Or, the semioticist’s apprentice
Because of new media, we see ourselves separated from the action of life more and more often. And the more it happens, the more we consider it commonplace, and the more it dictates the way we live and act even when that separation is not enforced. This is a point I am stealing from Igor Yuganov, but I think it is an especially good one, and in any case he writes sort of as if he got it from Yuri Lotman, anyway. He pointed out that there were always experiences where you are well-separated from the action: the Roman Circus, sporting events. But the portion of life wherein we are not expected to participate has never been as high as it is now. This has a profound effect on how we act, especially when this separation needn’t exist. Consider the case of extraordinary or traumatic events. The only times I’ve seen a dead person lying on the street was on TV or in the movies. So seeing a dead person on the street, I will react like it is a movie: I will observe and not feel the need to do anything. Maybe I will take a photo. This is what it means to lead a modern life.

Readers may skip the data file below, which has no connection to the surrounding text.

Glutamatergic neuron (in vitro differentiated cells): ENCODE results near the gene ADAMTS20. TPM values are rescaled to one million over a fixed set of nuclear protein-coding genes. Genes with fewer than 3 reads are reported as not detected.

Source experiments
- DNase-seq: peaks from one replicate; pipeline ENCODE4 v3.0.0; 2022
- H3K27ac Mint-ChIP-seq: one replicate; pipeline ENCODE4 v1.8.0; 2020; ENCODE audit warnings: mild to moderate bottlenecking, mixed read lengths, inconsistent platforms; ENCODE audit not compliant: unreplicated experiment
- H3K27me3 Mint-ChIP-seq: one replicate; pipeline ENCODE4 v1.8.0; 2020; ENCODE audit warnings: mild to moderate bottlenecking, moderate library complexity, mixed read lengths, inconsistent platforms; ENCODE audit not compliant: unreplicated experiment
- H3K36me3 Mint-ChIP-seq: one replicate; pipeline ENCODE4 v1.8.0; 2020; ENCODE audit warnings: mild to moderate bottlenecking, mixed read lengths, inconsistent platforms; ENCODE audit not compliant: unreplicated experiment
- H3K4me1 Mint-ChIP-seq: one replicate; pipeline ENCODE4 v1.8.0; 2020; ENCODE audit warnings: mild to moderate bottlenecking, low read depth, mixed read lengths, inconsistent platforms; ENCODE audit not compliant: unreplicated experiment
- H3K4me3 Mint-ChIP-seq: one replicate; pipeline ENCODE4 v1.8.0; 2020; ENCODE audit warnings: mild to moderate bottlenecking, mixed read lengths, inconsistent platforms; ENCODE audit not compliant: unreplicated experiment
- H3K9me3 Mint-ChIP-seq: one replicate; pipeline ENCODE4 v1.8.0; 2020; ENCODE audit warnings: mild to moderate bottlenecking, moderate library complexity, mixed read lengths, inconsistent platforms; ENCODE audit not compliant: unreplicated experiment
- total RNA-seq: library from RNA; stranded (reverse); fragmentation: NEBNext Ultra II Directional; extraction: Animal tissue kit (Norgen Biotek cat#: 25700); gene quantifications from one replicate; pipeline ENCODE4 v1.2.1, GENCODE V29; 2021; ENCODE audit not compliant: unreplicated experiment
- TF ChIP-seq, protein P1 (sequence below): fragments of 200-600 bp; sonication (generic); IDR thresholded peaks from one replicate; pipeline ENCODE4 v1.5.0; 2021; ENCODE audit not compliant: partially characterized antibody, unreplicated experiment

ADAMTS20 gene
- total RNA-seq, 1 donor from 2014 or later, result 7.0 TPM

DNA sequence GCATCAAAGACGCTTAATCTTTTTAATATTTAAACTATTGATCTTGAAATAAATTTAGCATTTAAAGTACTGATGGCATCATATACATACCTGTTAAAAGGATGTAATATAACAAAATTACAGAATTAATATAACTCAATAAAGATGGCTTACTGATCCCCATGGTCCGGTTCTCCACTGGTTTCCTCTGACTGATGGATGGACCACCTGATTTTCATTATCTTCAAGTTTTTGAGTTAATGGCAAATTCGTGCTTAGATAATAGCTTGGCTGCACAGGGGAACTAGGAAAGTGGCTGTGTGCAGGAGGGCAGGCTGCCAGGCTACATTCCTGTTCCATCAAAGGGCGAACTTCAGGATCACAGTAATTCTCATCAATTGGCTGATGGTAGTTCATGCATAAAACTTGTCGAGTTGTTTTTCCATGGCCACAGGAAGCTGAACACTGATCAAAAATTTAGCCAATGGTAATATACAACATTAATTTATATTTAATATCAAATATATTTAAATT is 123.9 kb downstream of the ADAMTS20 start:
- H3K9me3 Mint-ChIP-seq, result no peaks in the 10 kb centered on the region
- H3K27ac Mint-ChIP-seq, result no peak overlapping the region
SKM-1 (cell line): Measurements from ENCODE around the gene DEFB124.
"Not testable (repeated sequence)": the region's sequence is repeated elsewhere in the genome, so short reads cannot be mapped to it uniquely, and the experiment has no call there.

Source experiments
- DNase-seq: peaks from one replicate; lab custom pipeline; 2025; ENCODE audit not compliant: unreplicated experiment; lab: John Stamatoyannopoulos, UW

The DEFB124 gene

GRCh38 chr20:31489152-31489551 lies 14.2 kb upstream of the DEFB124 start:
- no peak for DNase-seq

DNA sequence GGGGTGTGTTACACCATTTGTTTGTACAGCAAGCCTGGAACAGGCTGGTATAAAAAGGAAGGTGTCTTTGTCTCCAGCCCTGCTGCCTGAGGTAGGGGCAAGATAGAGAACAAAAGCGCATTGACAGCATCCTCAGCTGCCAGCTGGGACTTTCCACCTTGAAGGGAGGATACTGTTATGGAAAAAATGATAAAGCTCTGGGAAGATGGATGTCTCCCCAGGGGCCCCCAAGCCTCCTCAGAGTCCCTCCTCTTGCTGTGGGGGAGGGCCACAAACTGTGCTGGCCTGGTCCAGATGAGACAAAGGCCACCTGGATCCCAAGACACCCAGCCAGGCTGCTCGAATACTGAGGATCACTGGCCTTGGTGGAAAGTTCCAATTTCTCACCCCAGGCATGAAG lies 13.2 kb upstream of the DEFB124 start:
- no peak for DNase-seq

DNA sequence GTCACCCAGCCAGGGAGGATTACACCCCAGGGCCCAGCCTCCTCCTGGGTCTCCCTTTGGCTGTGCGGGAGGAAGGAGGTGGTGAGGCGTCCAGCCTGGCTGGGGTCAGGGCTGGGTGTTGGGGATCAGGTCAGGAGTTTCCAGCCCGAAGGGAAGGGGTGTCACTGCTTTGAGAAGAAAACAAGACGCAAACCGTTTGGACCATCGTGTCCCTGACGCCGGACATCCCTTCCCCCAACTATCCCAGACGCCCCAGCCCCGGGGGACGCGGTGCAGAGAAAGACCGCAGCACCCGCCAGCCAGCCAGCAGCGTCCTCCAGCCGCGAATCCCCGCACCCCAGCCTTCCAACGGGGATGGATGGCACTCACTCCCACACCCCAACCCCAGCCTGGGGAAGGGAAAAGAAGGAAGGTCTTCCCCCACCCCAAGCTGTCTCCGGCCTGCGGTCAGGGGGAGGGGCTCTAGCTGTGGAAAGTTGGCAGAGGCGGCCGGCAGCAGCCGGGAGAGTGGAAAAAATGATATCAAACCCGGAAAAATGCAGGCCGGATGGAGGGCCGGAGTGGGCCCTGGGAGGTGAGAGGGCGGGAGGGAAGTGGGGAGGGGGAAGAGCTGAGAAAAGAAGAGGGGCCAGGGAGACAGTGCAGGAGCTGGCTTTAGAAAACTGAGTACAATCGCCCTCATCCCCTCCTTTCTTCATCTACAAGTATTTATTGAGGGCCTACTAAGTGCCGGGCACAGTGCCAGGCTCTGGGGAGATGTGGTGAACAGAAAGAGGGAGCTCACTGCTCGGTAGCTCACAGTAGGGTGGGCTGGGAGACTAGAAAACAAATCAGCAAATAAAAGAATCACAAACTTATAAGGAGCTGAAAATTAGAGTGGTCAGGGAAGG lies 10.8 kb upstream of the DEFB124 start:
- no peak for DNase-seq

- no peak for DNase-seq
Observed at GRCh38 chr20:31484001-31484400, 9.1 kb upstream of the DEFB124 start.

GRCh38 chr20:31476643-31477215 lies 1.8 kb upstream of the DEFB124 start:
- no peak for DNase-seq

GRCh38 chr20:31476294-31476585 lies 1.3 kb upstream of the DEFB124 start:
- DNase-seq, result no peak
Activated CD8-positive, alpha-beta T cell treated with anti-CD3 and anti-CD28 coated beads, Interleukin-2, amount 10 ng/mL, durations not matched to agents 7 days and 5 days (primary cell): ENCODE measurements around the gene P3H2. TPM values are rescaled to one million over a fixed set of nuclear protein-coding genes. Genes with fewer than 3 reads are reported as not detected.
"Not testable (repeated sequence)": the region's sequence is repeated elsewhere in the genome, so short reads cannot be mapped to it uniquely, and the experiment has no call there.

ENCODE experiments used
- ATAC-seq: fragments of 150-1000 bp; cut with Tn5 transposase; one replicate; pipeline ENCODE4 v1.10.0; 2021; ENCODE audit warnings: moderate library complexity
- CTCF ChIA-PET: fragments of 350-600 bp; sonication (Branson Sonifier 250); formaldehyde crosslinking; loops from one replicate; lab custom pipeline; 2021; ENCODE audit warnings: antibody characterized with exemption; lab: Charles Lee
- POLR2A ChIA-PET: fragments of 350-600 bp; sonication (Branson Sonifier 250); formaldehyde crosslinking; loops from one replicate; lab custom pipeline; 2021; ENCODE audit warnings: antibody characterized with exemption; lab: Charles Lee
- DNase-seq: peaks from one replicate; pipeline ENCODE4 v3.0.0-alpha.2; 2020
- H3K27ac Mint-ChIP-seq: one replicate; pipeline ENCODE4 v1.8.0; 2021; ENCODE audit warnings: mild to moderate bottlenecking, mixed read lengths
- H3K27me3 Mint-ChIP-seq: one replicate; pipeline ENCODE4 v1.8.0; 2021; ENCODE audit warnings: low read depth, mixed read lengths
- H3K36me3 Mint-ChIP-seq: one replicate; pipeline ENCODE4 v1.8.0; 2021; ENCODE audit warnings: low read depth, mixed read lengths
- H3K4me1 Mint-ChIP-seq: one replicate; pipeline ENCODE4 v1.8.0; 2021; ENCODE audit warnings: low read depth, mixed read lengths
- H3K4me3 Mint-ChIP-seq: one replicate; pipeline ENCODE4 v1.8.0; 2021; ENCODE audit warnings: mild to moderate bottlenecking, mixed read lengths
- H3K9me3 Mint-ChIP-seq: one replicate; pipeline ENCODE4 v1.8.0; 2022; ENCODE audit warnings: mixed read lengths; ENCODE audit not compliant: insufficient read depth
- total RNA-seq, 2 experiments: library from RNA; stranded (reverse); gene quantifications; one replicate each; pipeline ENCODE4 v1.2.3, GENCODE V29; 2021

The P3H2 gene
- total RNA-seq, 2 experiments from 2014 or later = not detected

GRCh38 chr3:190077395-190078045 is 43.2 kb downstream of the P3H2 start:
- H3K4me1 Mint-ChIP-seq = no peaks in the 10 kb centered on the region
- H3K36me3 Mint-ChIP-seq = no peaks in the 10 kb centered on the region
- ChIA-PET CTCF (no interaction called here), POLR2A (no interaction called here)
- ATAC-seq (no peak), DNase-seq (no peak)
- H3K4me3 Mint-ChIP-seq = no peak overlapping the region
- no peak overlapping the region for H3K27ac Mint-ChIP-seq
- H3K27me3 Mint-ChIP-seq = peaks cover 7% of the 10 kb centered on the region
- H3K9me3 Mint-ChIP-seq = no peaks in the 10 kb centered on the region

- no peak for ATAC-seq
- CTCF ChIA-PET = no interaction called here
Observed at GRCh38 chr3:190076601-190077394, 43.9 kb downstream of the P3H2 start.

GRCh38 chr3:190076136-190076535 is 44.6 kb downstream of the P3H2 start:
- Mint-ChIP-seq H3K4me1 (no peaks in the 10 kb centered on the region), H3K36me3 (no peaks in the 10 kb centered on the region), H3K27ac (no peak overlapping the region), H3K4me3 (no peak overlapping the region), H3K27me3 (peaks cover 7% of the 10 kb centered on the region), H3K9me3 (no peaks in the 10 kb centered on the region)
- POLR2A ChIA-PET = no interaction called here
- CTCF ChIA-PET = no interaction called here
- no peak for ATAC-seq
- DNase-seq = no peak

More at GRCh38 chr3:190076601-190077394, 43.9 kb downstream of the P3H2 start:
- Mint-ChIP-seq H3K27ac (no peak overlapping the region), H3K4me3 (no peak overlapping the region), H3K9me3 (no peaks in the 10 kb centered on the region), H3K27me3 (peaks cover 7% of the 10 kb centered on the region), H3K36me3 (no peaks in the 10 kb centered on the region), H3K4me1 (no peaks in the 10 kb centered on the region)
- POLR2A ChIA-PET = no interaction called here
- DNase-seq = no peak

I should add that the more mundane and lifelike the media experience, the stronger the separatory effect it can have on your everyday life. Everyone already knows that we don’t live in a cartoon universe of giant robots. But when you see something very much like your life, and then realize you are not actually a participant, the impulse to take that lesson and use it in your life is that much stronger. And so we go on, tugged by realism in art into observing our own lives from the side.